This is your problem. Right here. This is why you were caught and this is why you'll be caught again. You're addicted to idiocy. You're addicted to doing the dumbest possible thing you can at any given moment and then hoping your brains can get you out of it. You're going to die because you couldn't leave Rally out of this. Because you have to let her know you're getting your son even though she will never come along. She'd rather turn you in than help you.
Matthew didn't hang up.
She'd aged. He could hear it in the slight strain of her voice box. What had he thought would happen? That she would remain unchanged while time went on around her, looking the same as she did when they gassed him ten years ago? That maybe she was gassed too and had just recently escaped her prison as well? No, only he looked the same; Rally went ahead and did what was normal, she aged.
"Hey, Rally," he said.
She said nothing for a few seconds and then, "Is this a joke?"
"No. It's no joke."
"How?" She spoke only that one word.
"It doesn't really matter, does it? Not by any legal means, which is all you're really concerned with."
More silence permeated the line.
"What are you going to do?" He didn't hear any fear in her voice. Had he thought he might? That she might be frightened he would come for her? There were reasons for him to, of course, but Matthew wouldn't. Not ever—and apparently she knew it too.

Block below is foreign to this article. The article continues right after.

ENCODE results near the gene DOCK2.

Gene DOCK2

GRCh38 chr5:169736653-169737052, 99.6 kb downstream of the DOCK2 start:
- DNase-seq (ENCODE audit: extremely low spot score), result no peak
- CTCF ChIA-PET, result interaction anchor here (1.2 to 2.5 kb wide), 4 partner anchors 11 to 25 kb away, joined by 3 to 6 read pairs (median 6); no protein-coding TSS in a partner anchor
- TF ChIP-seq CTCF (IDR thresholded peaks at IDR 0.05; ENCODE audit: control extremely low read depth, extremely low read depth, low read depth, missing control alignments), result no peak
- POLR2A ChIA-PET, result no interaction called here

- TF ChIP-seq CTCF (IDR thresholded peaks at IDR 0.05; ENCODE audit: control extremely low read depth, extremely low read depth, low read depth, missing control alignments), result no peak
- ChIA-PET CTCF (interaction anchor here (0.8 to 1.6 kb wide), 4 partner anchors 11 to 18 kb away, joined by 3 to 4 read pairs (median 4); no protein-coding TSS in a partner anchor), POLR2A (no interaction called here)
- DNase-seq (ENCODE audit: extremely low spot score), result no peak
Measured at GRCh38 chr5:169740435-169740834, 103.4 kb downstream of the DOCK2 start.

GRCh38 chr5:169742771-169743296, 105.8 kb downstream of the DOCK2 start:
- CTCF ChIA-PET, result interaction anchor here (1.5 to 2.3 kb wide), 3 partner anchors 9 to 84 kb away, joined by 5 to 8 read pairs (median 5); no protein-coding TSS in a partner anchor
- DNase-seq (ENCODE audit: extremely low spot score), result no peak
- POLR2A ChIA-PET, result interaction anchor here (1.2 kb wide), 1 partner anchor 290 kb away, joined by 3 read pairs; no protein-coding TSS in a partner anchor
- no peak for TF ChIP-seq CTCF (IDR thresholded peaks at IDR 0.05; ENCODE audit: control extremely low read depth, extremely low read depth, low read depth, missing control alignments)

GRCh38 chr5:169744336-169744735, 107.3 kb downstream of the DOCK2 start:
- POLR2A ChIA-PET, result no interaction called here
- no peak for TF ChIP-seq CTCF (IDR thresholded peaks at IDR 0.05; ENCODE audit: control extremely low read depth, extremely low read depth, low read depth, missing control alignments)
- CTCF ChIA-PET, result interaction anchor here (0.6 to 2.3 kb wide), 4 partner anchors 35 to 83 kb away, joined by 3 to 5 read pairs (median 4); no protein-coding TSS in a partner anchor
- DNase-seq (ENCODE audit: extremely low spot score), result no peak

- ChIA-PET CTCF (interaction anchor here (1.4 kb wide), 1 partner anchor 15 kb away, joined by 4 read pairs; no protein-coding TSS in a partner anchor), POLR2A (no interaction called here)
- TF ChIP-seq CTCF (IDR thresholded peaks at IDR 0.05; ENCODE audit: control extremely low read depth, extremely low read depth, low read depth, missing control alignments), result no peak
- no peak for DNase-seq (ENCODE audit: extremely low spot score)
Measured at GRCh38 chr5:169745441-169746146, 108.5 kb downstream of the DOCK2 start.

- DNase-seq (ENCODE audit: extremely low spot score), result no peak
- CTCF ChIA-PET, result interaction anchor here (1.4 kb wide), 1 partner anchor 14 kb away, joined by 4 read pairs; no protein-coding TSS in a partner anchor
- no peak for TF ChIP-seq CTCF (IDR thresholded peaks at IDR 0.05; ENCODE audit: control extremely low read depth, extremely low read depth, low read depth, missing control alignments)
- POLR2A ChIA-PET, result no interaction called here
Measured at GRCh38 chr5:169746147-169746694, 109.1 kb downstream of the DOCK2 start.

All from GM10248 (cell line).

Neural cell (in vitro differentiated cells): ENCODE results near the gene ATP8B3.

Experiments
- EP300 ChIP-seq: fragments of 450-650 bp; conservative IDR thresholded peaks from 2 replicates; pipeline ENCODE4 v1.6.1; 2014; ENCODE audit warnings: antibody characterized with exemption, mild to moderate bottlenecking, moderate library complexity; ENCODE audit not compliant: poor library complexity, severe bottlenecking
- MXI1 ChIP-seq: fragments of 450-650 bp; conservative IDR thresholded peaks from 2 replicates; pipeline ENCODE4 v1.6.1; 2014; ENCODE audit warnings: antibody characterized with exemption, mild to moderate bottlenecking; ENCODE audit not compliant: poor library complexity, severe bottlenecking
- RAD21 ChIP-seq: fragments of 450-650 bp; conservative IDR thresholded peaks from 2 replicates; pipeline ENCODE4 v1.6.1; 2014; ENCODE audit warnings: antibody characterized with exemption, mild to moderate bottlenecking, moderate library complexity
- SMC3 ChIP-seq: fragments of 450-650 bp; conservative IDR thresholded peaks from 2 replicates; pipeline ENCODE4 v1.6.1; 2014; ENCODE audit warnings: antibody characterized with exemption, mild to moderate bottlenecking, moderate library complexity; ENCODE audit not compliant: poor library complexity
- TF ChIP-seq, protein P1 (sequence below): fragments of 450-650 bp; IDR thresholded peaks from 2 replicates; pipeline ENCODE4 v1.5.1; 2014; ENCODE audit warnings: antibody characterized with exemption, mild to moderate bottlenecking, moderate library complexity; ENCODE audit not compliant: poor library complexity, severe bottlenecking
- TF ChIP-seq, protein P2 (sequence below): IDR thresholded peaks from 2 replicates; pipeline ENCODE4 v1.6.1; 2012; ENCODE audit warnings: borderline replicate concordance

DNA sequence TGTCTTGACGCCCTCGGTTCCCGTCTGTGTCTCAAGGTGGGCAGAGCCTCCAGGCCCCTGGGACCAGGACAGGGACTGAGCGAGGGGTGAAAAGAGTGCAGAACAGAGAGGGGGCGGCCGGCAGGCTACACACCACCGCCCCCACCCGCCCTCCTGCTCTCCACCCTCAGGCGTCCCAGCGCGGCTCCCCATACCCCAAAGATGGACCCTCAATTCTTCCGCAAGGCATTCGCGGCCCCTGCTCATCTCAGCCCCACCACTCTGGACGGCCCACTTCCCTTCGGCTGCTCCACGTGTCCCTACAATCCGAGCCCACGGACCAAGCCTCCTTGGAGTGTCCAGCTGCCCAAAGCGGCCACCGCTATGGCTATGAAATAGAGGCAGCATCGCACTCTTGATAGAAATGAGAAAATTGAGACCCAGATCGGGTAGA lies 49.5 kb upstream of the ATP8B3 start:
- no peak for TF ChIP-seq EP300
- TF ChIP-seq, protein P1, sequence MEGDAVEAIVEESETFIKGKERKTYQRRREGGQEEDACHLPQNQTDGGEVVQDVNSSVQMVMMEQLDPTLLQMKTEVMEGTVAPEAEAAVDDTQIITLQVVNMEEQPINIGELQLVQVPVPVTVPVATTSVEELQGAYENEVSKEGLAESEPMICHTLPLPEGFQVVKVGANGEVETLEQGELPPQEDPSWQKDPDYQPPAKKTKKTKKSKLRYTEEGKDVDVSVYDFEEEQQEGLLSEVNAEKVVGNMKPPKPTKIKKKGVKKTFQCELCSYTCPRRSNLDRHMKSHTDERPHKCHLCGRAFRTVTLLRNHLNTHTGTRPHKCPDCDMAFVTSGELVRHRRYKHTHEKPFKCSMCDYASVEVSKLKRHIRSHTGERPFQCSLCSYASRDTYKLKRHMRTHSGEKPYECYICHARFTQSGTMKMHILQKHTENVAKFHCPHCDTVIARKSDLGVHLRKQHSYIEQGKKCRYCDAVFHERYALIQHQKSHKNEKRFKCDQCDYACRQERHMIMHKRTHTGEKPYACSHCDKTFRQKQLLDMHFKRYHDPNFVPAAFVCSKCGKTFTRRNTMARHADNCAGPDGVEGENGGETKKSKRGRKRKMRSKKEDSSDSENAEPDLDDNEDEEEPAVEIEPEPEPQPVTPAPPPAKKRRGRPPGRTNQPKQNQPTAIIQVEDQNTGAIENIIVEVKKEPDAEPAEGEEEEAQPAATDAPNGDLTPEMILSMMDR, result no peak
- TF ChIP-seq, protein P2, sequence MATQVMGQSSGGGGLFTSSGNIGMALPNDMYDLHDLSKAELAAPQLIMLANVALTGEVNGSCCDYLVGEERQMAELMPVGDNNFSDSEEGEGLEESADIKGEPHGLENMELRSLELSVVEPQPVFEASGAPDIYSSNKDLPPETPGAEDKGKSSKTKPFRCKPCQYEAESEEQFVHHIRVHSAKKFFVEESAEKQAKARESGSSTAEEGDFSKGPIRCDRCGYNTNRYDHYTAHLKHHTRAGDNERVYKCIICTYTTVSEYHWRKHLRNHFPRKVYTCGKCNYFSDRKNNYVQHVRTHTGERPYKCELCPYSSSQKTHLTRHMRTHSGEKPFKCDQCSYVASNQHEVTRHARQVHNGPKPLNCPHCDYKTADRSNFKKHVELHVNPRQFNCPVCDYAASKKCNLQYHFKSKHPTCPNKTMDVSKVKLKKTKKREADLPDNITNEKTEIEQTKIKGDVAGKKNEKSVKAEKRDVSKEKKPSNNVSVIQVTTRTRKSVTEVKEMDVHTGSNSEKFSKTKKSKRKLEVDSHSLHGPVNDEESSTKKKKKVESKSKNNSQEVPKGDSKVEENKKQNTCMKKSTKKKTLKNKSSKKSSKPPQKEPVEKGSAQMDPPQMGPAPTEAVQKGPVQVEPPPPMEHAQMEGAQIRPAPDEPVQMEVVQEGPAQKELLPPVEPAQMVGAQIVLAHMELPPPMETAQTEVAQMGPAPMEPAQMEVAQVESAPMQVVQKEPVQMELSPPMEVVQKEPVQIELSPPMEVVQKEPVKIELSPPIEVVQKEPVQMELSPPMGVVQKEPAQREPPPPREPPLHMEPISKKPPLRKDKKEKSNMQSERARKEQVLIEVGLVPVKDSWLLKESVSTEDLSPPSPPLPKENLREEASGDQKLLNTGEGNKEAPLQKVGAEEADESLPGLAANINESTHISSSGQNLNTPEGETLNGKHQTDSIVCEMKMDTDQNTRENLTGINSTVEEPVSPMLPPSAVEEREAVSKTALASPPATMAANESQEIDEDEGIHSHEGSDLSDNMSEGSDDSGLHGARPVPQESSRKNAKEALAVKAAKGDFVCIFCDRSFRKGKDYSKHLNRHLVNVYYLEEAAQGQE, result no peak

"I'm going to do the same thing I've been trying to do for twenty years. I'm going to get our son back."
Matthew could hear the tears over the phone as she wept.
"You can't get him back, Matthew," She said.
"You know that's not true. I'm going to bring him back. I just wanted you to know."
He heard her trying to stifle the tears, probably wiping her face and nose with a tissue. "I'm going to hang up, Matt, and then I'm going to call the police."
Matthew breathed in deep, closing his eyes. He didn't know if he would love her like he did if she had decided to do anything else but that. He was here, outside of The Wall, because he was going to see his son again. He wanted her to know that, but he also wanted to know that not all of her had changed.
"You using your maiden name now?" He asked, eyes still closed.
"I'm remarried, Matthew."
Neither spoke for a few seconds.
"I have to go," Rally said. "You don't have to do this. You can disappear. You can live any life you want, solve any number of problems you see, but you don't have to go through with this. You can let it go; I have, Matthew. I've let the past go and I've forgiven. You can too."
"There doesn't have to be any such thing as the past, Rally. Our son can live and there's no reason he shouldn't."
"Fine then. Goodbye, Matthew. Don't call again—you know the line will be tapped."
He heard the click from her side of the line. He stood next to the pay phone, looking at the large bus in front of him, watching the travelers walk slowly back to it with bags of pork rinds and plastic bottles filled with soda. None of them noticed him.
Matthew Brand hung up the phone and went to his seat at the back of the bus.